Lyrically, “Back In Black” is a first-person narrative from a guy who truly believes he is invincible. He’s fully aware of the risks he’s taking and the gorge right below his high wire, but he behaves as if he’s never going to die. Sound familiar? And while this all seems like it’s setting us up for a delicious blow of irony on paper, the music is just as disrespectful to the concept of danger as the song’s protagonist. It’s driving, joyful and full of larger-than-life energy. “Back In Black,” being the tribute song that it is, gives no indication of the tragic fall or hopeless ending that Bon’s life turned out to have. It leaves all of that to “Hells Bells,” the album’s opening song.

“Hells Bells” fulfills what buying a CD or vinyl copy of Back In Black means for the listener. You find it in the record store and it’s all black; the words on the cover are barely readable. From the album’s physicality alone, you get a small sense of doom and dread, not knowing what awaits you when you drop the needle or press play, but fearing that it will be dark and a little disturbing. “Hells Bells” doesn’t disappoint. It opens the album with the lonely and mournful sound of a single church bell, rung several times before an electric guitar plays an equally mournful minor key riff. The absolute weight of the music falls on you as the rest of the band joins in, and you know that this is a different AC/DC than you knew.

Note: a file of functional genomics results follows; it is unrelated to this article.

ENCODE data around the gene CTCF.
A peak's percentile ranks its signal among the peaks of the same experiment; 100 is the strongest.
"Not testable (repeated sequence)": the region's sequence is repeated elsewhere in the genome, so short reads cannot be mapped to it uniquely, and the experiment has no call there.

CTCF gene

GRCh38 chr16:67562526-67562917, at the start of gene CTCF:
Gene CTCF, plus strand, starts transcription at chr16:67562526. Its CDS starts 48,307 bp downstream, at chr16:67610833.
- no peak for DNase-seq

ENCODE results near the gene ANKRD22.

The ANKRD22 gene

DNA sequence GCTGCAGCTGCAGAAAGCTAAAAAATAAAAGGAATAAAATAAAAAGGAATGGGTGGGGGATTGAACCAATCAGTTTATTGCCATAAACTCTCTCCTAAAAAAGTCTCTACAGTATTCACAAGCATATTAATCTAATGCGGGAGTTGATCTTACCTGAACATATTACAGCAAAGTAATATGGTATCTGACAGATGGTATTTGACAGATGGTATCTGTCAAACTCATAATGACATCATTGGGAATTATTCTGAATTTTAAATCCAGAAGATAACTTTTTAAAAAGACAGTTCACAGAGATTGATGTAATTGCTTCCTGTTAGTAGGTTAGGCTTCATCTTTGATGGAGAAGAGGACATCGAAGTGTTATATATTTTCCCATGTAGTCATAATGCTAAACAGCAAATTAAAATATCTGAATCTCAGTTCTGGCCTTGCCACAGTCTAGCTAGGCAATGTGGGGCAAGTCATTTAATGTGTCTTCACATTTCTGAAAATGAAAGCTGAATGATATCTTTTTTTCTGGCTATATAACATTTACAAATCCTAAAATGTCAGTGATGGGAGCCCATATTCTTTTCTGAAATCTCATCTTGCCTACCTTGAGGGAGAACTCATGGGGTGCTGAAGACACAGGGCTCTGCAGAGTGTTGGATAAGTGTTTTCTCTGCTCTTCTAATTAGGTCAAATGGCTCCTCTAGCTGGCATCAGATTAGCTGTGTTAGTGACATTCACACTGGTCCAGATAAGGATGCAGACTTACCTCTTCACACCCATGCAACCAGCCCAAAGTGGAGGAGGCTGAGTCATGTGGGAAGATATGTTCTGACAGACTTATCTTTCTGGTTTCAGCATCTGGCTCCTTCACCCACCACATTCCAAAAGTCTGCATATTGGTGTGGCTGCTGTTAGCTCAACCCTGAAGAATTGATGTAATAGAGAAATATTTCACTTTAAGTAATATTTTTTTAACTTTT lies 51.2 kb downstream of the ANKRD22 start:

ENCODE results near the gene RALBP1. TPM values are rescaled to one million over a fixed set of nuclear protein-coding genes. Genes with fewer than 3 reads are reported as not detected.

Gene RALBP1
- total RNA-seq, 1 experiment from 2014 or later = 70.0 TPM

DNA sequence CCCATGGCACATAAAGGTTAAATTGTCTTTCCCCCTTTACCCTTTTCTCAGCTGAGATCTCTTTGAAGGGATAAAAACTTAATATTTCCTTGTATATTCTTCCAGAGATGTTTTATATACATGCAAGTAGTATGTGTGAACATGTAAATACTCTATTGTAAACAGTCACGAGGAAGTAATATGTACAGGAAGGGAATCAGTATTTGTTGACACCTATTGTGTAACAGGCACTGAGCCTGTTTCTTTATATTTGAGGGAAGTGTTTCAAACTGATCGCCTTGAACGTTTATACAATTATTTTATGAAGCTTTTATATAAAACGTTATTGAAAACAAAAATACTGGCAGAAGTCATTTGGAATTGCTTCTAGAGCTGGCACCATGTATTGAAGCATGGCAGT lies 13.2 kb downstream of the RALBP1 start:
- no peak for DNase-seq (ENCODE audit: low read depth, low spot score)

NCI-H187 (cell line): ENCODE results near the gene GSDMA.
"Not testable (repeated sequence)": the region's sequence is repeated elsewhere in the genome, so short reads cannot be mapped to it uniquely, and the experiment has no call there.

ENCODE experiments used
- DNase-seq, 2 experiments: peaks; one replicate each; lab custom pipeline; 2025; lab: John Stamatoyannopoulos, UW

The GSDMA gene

Then there’s “Hells Bells” subject matter and main character: Satan himself. In this song, he’s a roaring lion, a savage devourer, and a remorseless consumer of every soul he comes across. The Satan that AC/DC portrays, like that of Black Sabbath and the plethora of bands they inspired, is the simplest and most obvious form of evil. How can anyone look at this evil and want any part of it? How can anyone listen to a song like “Hells Bells” and not see incredibly clearly that, contrary to what Bon previously affirmed, Hell is a VERY BAD place to be?

AC/DC, I think, understands this. They know that there exists a schism between two eternal destinies and that it’s drawn upon moral lines. They realize that there IS good, there IS evil, and that human beings exist somewhere in between, tipping at different times towards one or the other. And I truly believe that AC/DC want to tip towards the good, on the whole. It may not show in much of their music, but it doesn’t have to in order to be true. AC/DC, at their scar tissue-covered heart, are searching for salvation.

Advertisements

Lonely ≠ Alone

Very Lynn